Long Term Trend Analysis of River Flow and Climate in Northern Canada

Mohamed Sherif Zaghloul, Ebrahim Ghaderpour, Hatef Dastour, Babak Farjad, Anil Gupta, Hyung Eum, Gopal Achari, Quazi K. Hassan

Research output: Contribution to journalArticlepeer-review

17 Citations (Scopus)


Changes in water resources within basins can significantly impact ecosystems, agriculture, and biodiversity, among others. Basins in northern Canada have a cold climate, and the recent changes in climate can have a profound impact on water resources in these basins. Therefore, it is crucial to study long term trends in water flow as well as their influential factors, such as temperature and precipitation. This study focused on analyzing long term trends in water flow across the Athabasca River Basin (ARB) and Peace River Basin (PRB). Long term trends in temperature and precipitation within these basins were also studied. Water flow data from 18 hydrometric stations provided by Water Survey of Canada were analyzed using the Mann-Kendall test and Sen’s slope. In addition, hybrid climate data provided by Alberta Environment and Parks at approximately 10 km spatial resolution were analyzed for the ARB and its surrounding regions during 1950–2019. Trend analysis was performed on the water flow data on monthly, seasonal, and annual scales, and the results were cross-checked with trends in temperature and precipitation and land use and land cover data. The overall temperature across the basins has been increasing since 1950, while precipitation showed an insignificant decrease during this period. Winter water flow in the upper ARB has been slowly and steadily increasing since 1956 because of the rising temperatures and the subsequent slow melting of snowpacks/glaciers. The warm season flows in the middle and lower subregions declined up to 1981, then started to show an increasing trend. The middle and lower ARB exhibited a rapid increase in warm-season water flow since 2015. A similar trend change was also observed in the PRB. The gradual increase in water flow observed in the recent decades may continue by the mid-century, which is beneficial for agriculture, forestry, fishery, and industry. However, climate and land cover changes may alter the trend of water flow in the future; therefore, it is important to have a proper management plan for water usage in the next decades.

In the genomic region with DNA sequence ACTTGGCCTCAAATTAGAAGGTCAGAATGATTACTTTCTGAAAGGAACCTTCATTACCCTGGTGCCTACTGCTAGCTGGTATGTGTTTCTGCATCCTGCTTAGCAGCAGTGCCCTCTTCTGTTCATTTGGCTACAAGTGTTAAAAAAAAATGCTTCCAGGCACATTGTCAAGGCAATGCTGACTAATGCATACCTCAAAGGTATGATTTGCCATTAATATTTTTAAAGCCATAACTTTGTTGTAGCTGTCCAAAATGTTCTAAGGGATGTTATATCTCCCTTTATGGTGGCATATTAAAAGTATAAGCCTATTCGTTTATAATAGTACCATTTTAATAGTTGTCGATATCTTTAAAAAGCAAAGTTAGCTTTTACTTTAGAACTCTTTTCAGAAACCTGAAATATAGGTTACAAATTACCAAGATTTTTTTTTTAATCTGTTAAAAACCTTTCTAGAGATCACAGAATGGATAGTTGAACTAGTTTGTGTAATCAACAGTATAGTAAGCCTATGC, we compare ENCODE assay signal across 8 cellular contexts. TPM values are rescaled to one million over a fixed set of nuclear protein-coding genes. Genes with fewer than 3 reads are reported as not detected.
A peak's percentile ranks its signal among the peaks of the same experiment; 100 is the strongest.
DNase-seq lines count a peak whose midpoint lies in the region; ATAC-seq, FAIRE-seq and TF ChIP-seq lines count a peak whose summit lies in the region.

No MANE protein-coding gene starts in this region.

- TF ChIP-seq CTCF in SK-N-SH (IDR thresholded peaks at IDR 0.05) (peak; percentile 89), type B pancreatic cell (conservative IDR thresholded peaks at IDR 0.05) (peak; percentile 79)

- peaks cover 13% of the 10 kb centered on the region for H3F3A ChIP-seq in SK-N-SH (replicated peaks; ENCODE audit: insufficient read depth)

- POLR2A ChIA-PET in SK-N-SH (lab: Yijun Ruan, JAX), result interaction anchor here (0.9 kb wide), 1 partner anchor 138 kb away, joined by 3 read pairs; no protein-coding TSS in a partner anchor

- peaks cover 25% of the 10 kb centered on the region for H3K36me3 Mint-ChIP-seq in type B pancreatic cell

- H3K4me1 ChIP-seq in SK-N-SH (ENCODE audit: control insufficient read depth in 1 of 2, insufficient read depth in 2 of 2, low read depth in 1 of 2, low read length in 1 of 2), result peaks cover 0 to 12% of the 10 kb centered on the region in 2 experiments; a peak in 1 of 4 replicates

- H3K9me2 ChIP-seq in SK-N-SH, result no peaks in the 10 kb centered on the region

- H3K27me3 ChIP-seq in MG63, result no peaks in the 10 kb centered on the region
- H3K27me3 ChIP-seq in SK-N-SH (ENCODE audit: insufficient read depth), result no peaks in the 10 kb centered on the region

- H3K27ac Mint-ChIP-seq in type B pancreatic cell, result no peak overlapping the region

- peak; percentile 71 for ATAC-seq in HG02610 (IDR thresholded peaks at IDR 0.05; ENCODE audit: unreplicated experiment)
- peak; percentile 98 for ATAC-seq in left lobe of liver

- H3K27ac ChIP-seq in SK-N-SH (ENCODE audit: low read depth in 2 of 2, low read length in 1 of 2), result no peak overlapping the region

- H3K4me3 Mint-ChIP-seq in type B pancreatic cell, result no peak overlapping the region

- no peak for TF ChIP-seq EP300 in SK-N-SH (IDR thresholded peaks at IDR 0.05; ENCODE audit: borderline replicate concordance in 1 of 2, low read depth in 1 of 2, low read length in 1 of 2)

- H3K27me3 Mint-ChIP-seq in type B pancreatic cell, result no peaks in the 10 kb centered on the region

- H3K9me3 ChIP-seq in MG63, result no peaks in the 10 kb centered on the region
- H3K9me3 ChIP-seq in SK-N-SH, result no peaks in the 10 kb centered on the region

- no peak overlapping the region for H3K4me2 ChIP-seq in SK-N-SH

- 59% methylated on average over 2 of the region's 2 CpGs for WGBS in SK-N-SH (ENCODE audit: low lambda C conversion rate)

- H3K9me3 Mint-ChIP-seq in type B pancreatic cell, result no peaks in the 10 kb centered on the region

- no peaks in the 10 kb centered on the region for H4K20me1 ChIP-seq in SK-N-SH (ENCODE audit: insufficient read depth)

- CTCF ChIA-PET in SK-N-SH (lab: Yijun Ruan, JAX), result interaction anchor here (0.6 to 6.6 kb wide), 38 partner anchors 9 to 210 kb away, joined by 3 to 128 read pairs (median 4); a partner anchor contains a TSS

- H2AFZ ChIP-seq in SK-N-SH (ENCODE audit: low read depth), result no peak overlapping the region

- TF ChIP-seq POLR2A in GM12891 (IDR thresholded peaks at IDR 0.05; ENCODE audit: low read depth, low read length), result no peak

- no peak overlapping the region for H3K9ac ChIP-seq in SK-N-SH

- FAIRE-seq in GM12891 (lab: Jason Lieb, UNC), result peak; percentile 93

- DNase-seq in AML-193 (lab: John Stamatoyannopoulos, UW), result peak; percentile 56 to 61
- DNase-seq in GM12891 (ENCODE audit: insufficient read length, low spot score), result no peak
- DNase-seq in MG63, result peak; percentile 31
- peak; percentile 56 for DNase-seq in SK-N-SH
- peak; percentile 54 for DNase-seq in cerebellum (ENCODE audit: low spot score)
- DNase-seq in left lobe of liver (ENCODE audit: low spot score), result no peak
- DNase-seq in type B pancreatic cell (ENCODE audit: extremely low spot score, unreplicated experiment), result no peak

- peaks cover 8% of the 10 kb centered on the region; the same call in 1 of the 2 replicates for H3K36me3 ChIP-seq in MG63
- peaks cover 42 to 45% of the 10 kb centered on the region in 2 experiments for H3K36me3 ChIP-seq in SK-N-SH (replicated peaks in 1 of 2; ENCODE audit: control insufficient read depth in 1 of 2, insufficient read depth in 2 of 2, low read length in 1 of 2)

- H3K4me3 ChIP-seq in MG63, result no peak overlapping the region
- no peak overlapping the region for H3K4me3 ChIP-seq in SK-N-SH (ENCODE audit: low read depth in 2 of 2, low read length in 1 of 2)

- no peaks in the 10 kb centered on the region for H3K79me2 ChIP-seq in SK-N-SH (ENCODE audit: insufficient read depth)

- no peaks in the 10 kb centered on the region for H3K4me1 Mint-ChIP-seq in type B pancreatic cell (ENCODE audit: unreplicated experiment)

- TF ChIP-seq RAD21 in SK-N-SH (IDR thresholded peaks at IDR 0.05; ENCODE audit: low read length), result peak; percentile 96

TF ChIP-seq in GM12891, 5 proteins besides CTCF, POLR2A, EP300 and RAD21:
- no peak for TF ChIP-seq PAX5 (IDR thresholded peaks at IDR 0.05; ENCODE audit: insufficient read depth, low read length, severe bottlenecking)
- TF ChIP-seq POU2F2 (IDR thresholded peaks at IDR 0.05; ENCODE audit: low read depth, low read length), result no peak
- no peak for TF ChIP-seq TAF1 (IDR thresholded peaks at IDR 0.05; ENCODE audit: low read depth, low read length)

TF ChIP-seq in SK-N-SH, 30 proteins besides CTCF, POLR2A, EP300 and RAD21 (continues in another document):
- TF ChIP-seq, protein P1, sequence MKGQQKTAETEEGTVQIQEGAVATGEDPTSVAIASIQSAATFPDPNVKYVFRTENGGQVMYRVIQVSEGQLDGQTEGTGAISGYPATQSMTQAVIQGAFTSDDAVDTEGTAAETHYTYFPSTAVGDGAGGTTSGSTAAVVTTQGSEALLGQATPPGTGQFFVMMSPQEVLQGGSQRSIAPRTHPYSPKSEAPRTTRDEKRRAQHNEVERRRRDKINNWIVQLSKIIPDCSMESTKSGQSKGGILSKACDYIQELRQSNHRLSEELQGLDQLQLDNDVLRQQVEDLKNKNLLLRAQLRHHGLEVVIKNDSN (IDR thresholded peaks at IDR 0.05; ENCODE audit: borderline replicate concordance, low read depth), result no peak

Original languageEnglish
Article number197
Issue number11
Publication statusPublished - Nov 2022
Externally publishedYes


  • land cover
  • land use
  • precipitation
  • temperature
  • trend analysis
  • water flow

ASJC Scopus subject areas

  • Oceanography
  • Water Science and Technology
  • Waste Management and Disposal
  • Earth-Surface Processes


Dive into the research topics of 'Long Term Trend Analysis of River Flow and Climate in Northern Canada'. Together they form a unique fingerprint.

Cite this